For the last 10 years or so I’ve sent out an Omer writing to a closed group of friends, family, and colleagues. Some of them pass them on to others, some comment, and I assume some delete. I pick a topic that is timely, appropriate, and naturally, one I’m interested in, which makes the writing easier, fun, and I hope meaningful. Being in show business, of course, the title is vital to capture their attention and the rules are simple. This is not about starting a conversation or correcting my spelling (the internet does that) or anything except making you and me aware that our spiritual life and the rules of yesteryear can cohabitate in these days. I’ve covered a variety of topics, including, but not limited to, MY GRANDMA HAS A TALE, READING BETWEEN THE SIGNS (street signs), TORAH TEXT (text abbreviations to teach Torah), IS THERE AN APP FOR THAT, LOST AND FOUND, and just last Elul, NO PLACE LIKE HOME FOR THE HOLIDAYS, to name a few as we travel down the road. I should say that they are all grounded in Judaism and contemporary conversations as well. I do some research, so they are correct although with my particular group of readers that isn’t a problem as they correct me. I like to picture the readers as I write (albeit in my head) much as I would an audience.
Sometimes (but not always) especially at the Counting of the Omer, I think maybe I won’t do it. After all, it is 49 days of writing, and what if I run out of things to write or a myriad of other feeble excuses? So far, though, I’ve only skipped once and truth be told, I felt empty, so I never did that again-- not to mention that some of my readers go on my case. In April of 2020 (remember that?) I felt an urging to write more, so I started early and the subject was TO A TEE, designing tee shirts with slogans on them and stories to go along. The Counting of the Omer, as you know, is from Leviticus 23:10 and we are mandated to begin the count on the second day of Pesach and bring an offering to the Temple (then, not now) for 49 days which will culminate in the holiday of Shavuot. There is much ritual and a blessing to be said each day with the number. Google explains it very well. Clearly, some of those mandates are no longer with us and it has always been fascinating to me to see how we make it our own. I have one friend who brought a box of cereal to a food pantry every day during the count as her grain offering. As for me, I encourage some practice, not food-related, but knowledge that may or may not be emphasized with a story, personal or historical, and usually with humor and always with a Jewish tam (tone).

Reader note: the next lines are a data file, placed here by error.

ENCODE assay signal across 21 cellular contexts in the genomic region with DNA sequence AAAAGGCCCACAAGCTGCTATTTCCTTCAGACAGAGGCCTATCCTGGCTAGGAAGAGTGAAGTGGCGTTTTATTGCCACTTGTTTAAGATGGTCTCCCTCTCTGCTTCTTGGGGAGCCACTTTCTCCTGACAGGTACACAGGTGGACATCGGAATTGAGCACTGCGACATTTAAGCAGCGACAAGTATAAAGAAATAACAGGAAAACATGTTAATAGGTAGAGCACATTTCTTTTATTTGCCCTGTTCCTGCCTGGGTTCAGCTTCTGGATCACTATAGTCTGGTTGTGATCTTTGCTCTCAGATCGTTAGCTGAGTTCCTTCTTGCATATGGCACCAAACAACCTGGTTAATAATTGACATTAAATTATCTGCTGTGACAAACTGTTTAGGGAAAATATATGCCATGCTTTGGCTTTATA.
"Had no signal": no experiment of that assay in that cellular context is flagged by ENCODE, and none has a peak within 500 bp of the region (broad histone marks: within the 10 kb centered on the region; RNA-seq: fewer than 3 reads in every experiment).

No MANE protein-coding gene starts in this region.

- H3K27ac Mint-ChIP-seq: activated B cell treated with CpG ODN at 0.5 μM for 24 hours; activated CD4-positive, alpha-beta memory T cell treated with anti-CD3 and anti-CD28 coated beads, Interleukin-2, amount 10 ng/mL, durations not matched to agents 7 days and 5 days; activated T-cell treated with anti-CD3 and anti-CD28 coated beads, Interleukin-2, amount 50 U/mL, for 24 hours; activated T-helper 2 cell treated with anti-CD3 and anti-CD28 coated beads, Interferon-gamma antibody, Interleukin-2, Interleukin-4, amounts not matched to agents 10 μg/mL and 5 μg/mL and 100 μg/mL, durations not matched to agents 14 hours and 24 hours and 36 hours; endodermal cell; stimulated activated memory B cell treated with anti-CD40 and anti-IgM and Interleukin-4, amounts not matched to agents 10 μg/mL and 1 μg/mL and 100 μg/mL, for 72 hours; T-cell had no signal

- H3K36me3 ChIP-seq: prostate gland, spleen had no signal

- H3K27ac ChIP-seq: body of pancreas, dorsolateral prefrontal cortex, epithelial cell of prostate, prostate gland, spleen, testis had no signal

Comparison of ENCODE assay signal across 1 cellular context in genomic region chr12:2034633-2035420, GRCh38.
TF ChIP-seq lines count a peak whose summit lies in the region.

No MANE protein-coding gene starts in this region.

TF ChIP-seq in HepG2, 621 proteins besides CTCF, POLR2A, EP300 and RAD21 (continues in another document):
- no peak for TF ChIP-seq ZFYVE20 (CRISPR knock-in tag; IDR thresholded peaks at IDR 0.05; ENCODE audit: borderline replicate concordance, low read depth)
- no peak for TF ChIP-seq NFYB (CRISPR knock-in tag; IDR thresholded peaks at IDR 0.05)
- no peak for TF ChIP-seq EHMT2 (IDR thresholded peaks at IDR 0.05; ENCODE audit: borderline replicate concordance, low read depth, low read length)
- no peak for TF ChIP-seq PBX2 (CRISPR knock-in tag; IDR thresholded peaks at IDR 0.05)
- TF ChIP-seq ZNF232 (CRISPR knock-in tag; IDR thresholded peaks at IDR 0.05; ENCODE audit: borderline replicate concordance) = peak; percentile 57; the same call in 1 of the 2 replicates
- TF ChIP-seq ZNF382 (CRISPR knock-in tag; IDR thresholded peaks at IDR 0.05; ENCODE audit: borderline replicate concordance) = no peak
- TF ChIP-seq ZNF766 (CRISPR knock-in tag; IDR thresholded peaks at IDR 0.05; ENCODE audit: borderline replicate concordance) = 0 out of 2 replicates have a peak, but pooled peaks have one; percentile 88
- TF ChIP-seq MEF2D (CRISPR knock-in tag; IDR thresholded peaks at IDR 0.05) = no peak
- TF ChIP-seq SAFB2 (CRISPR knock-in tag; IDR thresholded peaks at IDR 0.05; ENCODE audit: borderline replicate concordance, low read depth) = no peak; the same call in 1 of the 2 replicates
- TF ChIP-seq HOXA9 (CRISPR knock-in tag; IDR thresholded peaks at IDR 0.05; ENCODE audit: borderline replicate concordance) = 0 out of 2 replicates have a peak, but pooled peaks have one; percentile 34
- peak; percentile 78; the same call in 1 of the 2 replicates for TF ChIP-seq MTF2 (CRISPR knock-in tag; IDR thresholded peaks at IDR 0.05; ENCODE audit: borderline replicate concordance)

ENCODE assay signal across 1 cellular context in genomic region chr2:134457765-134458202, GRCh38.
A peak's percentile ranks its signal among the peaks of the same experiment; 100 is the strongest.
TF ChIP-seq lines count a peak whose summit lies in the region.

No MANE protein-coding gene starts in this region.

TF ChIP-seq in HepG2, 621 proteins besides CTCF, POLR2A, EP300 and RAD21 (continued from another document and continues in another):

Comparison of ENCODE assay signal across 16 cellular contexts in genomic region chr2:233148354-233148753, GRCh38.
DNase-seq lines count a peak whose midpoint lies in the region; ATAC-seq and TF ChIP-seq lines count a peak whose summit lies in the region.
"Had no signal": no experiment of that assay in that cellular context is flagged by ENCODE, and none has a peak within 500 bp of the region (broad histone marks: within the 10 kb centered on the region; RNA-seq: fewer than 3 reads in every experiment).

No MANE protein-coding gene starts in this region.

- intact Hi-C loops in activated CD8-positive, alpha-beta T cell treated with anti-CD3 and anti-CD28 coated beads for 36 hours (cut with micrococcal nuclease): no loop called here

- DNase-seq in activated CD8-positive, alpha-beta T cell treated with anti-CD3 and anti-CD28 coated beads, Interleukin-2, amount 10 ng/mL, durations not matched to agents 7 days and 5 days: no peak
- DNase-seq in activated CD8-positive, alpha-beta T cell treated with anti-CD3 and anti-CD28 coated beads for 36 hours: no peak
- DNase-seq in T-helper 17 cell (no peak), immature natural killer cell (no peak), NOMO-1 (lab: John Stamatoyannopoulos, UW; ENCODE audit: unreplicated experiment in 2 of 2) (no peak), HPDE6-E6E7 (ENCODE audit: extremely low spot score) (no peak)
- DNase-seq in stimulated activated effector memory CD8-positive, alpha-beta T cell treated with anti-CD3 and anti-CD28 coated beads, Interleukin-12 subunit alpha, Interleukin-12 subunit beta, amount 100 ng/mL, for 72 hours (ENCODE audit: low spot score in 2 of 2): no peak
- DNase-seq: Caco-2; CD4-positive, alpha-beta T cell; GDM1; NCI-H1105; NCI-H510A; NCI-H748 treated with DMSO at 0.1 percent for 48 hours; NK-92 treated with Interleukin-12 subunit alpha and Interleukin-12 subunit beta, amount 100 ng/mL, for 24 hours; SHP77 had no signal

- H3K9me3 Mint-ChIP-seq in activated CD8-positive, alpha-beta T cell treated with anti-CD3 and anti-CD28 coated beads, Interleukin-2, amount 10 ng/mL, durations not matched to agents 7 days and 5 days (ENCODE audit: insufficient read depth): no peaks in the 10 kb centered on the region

This is what I can count on as I write the Omer. I have a connection to some friends that doesn’t happen during the year, a regulated activity that makes me think about my Judaism and an opportunity to learn not just about Judaism, but about finding opportunities of connection in my secular life, to broaden the spiritual and rich threads. One other thing is that I don’t write on Shabbat, but I write a longer one on Thursday night that relates to the topic and to the Torah portion forcing me to study Torah… that’s not bad!
So, here’s my last thought as I recommend you bring the Counting of the Omer into your lives. I started out writing with just one word to a friend. A thoughtful word. Then it grew, and grew, and then came Omer. Like my friend who brought grain to a food collection box, one could copy that or make a list of a daily activity. One could include family members, kids especially, in some activity, perhaps writing a daily message or emoji a Grand-Omer or Grand-Oper, and then on day 50 when we celebrate the gift of Torah we have been ‘giving’ every day and the celebration is magnificent.
Marilyn Price is a nationally known puppeteer and storyteller who has been using puppets "to sell Judaism through stories to everybody, even those who don't yet care" for over twenty years. Marilyn has taught and performed at CAJE, the national convention of Women of Reform Judaism, NFTY and BBYO leadership retreats, Melton Centers' educators' conferences, HUC-JIR in Cincinnati and California, and the Reconstructionist Rabbinical College in Philadelphia to name a few. Part of her "mission" has been to teach the art of storytelling to teachers throughout the United States and she is the author of a bi-monthly feature on puppetry for Shofar Magazine.